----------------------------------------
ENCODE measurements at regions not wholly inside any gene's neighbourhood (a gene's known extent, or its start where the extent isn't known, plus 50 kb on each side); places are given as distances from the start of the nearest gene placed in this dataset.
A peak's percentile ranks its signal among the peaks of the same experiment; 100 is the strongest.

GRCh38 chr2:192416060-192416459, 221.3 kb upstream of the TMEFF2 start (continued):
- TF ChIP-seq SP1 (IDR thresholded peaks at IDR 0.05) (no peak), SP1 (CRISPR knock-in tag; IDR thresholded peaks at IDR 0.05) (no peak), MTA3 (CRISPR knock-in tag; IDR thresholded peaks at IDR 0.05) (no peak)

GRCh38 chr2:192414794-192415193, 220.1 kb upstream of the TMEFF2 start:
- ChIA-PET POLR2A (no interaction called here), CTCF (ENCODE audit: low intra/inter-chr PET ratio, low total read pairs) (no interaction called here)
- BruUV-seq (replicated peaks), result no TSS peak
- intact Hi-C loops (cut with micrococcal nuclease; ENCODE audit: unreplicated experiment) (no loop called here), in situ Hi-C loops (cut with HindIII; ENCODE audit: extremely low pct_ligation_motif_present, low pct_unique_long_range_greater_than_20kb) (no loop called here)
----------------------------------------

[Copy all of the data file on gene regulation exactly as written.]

ENCODE measurements at regions not wholly inside any gene's neighbourhood (a gene's known extent, or its start where the extent isn't known, plus 50 kb on each side); places are given as distances from the start of the nearest gene placed in this dataset.
A peak's percentile ranks its signal among the peaks of the same experiment; 100 is the strongest.

GRCh38 chr2:192416060-192416459, 221.3 kb upstream of the TMEFF2 start (continued):
- TF ChIP-seq SP1 (IDR thresholded peaks at IDR 0.05) (no peak), SP1 (CRISPR knock-in tag; IDR thresholded peaks at IDR 0.05) (no peak), MTA3 (CRISPR knock-in tag; IDR thresholded peaks at IDR 0.05) (no peak)

GRCh38 chr2:192414794-192415193, 220.1 kb upstream of the TMEFF2 start:
- ChIA-PET POLR2A (no interaction called here), CTCF (ENCODE audit: low intra/inter-chr PET ratio, low total read pairs) (no interaction called here)
- BruUV-seq (replicated peaks), result no TSS peak
- intact Hi-C loops (cut with micrococcal nuclease; ENCODE audit: unreplicated experiment) (no loop called here), in situ Hi-C loops (cut with HindIII; ENCODE audit: extremely low pct_ligation_motif_present, low pct_unique_long_range_greater_than_20kb) (no loop called here)